Instead, I’d simply put the scatter plot as it is, and maybe add the line of best fit, to emphasise the negative correlation. If I want to be extra geeky, I might also write down the R^2 next to the line, to show the extent of correlation!


Financial inclusion and cash

Varad Pande and Nirat Bhatnagar have an interesting Op-Ed today in Mint about financial inclusion, and about how financial institutions haven’t been innovative to make products that are suited to the poor, and how better user interface can also drive financial inclusion. I found this example they took rather interesting:

Take, for instance, a daily wager who makes Rs200 on the days she gets work. Work is unpredictable, and expenses too can be volatile, so she has to borrow money for buying vegetables, or to pay the doctor’s fees when her children fall sick. Her real need is for a flexible—small ticket, variable amount, rapid approval—loan product that she can access instantly. Unfortunately, no institutional channel—neither the public sector bank where she has a “no frills” account, nor the MFI that she has previously borrowed from—offers such a product. She ends up borrowing from neighbours, often from the local moneylender.

Now, based on my experience in FinTech, it is not hard to design a loan product for someone whose cash flows are known. The bank statement is nothing but a continuing story of the account holder’s life, and if you can understand the cash flows (both in and out) for a reasonable period of time, it is straightforward to design a loan product that fits that cash flow pattern.

The key thing, however, is that you need to have full information on transactions, in terms of when cash comes in and goes out, what the cash outflow is used for, and all that. And that is where the cash economy is a bit of a bummer.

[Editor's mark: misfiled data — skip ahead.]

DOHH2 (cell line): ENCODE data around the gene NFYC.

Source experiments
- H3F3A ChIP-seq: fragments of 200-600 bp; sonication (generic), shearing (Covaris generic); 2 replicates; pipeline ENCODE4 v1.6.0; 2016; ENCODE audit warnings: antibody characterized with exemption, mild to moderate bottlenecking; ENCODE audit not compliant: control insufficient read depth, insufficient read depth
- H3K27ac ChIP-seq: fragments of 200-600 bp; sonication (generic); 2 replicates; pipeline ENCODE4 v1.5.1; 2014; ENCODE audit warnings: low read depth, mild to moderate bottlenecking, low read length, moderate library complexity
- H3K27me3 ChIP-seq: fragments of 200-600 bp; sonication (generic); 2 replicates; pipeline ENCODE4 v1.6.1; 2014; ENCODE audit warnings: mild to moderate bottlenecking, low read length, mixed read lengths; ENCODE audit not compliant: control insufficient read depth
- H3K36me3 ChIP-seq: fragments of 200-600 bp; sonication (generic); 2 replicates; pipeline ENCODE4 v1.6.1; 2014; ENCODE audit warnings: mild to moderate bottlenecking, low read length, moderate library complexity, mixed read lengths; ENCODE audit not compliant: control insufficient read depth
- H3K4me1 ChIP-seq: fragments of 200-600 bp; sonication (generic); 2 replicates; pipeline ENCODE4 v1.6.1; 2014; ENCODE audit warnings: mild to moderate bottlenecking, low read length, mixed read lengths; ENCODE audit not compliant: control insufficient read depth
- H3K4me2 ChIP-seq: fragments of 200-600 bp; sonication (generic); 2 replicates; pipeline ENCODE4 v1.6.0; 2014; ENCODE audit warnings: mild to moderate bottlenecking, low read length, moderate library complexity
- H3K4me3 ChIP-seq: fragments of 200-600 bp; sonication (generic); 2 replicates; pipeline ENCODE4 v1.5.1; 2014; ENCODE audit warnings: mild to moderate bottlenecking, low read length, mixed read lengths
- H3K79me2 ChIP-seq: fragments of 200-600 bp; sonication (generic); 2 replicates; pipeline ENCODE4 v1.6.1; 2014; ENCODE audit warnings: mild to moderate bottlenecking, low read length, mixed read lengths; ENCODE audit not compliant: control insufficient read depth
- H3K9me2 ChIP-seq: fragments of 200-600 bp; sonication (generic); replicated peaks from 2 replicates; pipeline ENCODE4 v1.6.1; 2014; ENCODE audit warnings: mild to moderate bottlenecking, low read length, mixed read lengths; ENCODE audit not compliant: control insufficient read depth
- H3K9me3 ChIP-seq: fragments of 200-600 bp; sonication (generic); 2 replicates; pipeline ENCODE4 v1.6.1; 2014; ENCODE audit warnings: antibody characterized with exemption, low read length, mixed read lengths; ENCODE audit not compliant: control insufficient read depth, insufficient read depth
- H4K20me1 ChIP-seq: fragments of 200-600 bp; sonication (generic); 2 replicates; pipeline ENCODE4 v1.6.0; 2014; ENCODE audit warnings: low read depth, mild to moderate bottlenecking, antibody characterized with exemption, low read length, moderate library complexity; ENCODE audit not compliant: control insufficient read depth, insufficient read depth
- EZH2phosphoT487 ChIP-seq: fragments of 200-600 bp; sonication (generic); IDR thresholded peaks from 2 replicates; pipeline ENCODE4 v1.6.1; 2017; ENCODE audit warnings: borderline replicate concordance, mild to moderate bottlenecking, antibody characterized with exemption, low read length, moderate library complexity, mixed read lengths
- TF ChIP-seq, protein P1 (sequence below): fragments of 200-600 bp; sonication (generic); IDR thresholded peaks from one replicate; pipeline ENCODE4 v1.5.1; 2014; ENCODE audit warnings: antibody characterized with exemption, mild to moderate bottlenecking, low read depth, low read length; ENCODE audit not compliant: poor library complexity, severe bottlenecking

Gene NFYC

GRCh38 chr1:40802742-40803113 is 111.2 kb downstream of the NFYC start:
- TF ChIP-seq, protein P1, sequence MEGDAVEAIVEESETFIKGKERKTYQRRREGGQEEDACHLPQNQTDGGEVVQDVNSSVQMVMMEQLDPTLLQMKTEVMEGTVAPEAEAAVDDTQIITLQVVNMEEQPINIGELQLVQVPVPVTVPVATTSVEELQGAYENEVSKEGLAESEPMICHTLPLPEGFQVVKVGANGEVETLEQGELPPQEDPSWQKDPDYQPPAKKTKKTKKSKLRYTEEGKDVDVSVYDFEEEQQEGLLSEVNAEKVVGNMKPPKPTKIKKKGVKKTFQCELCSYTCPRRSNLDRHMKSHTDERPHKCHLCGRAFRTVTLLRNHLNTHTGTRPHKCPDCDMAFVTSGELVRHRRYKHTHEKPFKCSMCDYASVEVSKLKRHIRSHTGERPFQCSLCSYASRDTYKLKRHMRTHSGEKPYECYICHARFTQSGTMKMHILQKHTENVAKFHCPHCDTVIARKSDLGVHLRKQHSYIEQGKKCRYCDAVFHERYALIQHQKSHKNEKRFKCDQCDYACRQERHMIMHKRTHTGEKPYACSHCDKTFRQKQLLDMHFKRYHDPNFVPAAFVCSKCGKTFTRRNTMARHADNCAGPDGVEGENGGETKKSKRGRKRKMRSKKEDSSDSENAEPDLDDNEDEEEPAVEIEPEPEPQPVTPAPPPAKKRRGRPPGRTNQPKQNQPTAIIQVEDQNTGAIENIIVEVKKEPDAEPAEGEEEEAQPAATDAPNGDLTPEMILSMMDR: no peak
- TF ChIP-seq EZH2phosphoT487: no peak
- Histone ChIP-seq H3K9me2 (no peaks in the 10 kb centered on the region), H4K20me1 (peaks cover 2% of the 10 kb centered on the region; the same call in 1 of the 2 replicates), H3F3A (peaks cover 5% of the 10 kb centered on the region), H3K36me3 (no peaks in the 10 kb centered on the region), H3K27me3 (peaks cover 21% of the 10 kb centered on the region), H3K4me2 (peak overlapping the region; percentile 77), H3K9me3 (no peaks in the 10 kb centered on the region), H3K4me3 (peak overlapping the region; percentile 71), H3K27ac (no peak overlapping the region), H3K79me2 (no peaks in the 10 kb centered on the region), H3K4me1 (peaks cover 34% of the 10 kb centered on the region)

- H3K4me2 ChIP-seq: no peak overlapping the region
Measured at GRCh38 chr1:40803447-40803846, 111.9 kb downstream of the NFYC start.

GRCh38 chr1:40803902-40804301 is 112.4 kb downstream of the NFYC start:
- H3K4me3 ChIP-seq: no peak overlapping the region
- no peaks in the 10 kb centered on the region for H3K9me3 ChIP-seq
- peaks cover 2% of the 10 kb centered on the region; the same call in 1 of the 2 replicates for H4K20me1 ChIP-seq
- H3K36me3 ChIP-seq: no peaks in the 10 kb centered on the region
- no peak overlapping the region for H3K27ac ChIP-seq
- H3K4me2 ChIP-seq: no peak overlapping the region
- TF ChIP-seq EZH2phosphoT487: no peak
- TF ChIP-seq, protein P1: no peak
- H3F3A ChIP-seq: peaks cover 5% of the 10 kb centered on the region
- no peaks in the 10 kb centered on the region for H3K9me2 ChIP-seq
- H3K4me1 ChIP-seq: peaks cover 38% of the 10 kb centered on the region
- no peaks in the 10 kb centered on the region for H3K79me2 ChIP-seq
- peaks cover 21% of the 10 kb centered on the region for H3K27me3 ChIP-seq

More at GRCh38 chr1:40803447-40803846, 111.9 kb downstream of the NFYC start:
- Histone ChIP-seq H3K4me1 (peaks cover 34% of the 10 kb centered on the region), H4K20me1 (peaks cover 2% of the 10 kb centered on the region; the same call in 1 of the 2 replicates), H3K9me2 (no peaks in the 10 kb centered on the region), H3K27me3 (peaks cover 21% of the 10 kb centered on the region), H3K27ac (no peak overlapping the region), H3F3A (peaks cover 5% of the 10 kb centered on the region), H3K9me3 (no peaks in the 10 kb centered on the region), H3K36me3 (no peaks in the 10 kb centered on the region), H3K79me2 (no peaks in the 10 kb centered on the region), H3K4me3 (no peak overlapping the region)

For a banker who is trying to underwrite, and decide the kind of loan product (and interest rate) to offer to a customer, the customer’s cash transactions obscure information; information that could’ve been used by the bank to design/structure/recommend the appropriate product for the customer.

For the case that Pande and Bhatnagar take, if all inflows and outflows are in cash, there is little beyond the potential borrower’s word that can convince bankers of the borrower’s creditworthiness. And so the potential borrower is excluded from the system.

If, on the other hand, the potential borrower were to have used non-cash means for all her transactions, bankers would have had a full picture of her life, and would have been able to give her an appropriate loan!

In this sense, I think so far financial inclusion has been going on ass-backwards, with most microfinance institutions (MFIs) targeting loans rather than deposits. And with little data to base credit on, it’s resulted in wide credit spreads and interest rates that might be seen as usurious.

Instead, if banks and MFIs had gone the other way, first getting customers to deposit, and then use the bank account for as much of their transactions as possible, it would have been possible to design much better financial products, and include more customers!

The current disruption in the cash economy possibly offers banks and MFIs a good chance to rectify their errors so far!

Intermediation and the battle for data